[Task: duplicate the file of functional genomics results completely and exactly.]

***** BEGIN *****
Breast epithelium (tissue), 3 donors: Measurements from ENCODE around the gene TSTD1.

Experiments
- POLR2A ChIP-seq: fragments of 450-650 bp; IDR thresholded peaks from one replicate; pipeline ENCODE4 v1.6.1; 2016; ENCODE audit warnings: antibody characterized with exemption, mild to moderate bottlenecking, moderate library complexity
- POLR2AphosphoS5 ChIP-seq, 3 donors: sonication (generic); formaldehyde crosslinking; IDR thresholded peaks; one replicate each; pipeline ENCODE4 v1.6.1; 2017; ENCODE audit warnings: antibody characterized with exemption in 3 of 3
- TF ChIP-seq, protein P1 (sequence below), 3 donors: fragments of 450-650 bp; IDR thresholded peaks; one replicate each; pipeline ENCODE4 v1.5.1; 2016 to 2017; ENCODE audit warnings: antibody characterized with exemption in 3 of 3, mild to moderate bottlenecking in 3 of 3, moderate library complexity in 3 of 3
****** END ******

Breast epithelium (tissue), 3 donors: Measurements from ENCODE around the gene TSTD1.

Experiments
- POLR2A ChIP-seq: fragments of 450-650 bp; IDR thresholded peaks from one replicate; pipeline ENCODE4 v1.6.1; 2016; ENCODE audit warnings: antibody characterized with exemption, mild to moderate bottlenecking, moderate library complexity
- POLR2AphosphoS5 ChIP-seq, 3 donors: sonication (generic); formaldehyde crosslinking; IDR thresholded peaks; one replicate each; pipeline ENCODE4 v1.6.1; 2017; ENCODE audit warnings: antibody characterized with exemption in 3 of 3
- TF ChIP-seq, protein P1 (sequence below), 3 donors: fragments of 450-650 bp; IDR thresholded peaks; one replicate each; pipeline ENCODE4 v1.5.1; 2016 to 2017; ENCODE audit warnings: antibody characterized with exemption in 3 of 3, mild to moderate bottlenecking in 3 of 3, moderate library complexity in 3 of 3